Isaiah understood this was the way of the God of Israel, that God would act in this surprising way, as he told us:
For to us a child is born, to us a son is given; and the government will be upon his shoulder, and his name will be called “Wonderful Counsellor, Mighty God, Everlasting Father, Prince of Peace. Of the increase of his government and of peace there will be no end, upon the throne of David, and over his kingdom, to establish it, and to uphold it with justice and with righteousness from this time forth and for evermore.
The powerful didn’t understand Isaiah’s prophesy. They did not share Isaiah’s confidence that the way of God was to take the one on the margins, the one with no status, the one who could only love and seek nourishment and comfort from his mother, and place him at the centre, place the hopes and expectations of Israel and the Nations upon him. God’s way was to take the dependent and vulnerable newborn babe and imbue him with the qualities of wisdom and of peacemaker and assert that he will be the one to sit on the throne of David.
While the powerful did not and could not see this, others did. Mary, the young Jewish woman who found herself strangely pregnant, accepted the word of the angel and, in her song to her kinswoman Elizabeth, associated this new vocation as a sign that God “hath exhaled the humble and meek.” Joseph her husband believed his bride and, rather than abandoning her, prepared himself to be the human father of his Lord. And our Gospel tonight, the story our children just presented to you, tells us that the shepherds also got the message and heeded the words of the angel that “to you is born this day in the city of David a Saviour, who is Christ the Lord. And this will be a sign for you: you will find a babe wrapped in swaddling cloths and lying in a manger.” These shepherds, the ones who tend the flock and seek out the one lost sheep, those who know their sheep and whose sheep know them, went to find this Holy Family. It is their voices that resound with ours as we sing, “Glory be to God on high, and on earth peace, goodwill, towards all.”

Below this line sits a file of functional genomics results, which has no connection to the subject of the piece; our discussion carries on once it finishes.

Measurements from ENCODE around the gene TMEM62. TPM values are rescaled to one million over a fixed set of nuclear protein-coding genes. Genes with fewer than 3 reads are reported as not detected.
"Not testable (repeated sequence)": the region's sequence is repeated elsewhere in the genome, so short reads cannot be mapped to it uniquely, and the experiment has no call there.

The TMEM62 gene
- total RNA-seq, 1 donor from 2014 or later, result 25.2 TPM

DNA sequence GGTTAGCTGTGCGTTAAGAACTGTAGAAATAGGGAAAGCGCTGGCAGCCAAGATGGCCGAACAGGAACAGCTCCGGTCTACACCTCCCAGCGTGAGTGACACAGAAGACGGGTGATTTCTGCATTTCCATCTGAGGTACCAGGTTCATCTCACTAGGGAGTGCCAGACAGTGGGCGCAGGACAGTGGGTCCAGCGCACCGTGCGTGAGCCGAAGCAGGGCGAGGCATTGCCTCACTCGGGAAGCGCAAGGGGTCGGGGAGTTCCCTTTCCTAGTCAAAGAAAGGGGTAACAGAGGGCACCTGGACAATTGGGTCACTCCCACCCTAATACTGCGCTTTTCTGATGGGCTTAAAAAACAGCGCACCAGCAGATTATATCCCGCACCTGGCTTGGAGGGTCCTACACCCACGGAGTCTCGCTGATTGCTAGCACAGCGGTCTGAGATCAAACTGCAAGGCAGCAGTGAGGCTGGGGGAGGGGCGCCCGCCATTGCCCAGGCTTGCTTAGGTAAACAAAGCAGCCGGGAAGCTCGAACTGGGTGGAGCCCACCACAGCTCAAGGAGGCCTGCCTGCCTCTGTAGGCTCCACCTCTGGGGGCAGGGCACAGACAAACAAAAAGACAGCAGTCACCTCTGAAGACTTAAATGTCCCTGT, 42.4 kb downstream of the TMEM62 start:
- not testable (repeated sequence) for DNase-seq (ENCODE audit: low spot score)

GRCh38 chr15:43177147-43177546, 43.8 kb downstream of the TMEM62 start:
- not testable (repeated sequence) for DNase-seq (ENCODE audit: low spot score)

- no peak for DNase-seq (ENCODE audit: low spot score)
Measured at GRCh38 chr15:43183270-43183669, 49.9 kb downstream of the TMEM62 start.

Tonight we celebrate the power of vulnerability, the power of God to act decisively in unexpected ways to overturn our expectations about power. We celebrate that it was people with little obvious power who heard and received this message and helped inaugurate this new age, an age that is unfolding all around us even here, even now. Christmas shows us, teaches us, to look for power in love and dependence: to trust in God’s decision to invest power in a baby and to raise him up to a life of service in which he was the one who remained, as he began, supremely able to receive God’s love and supremely able to return it to the world. This is the baby who was later nailed to the cross and still loved us. This is the baby who even after he defeated the death to which he was subjected showed us that his love, first shared in human form with his mother, is more powerful than death and will triumph over the conventional powers of the world. The story we hear tonight can fill us with confidence that God’s ways of vulnerability and love, of interdependence and community can be our ways and inspire us to live out our Christian vocation as love bearers into the world, cooperating with God in the unfolding of the kingdom of which this babe is the monarch.
Andrew Charles Blume
New York City Advent
Feria, 23 December 2017
© 2017 Andrew Charles Blume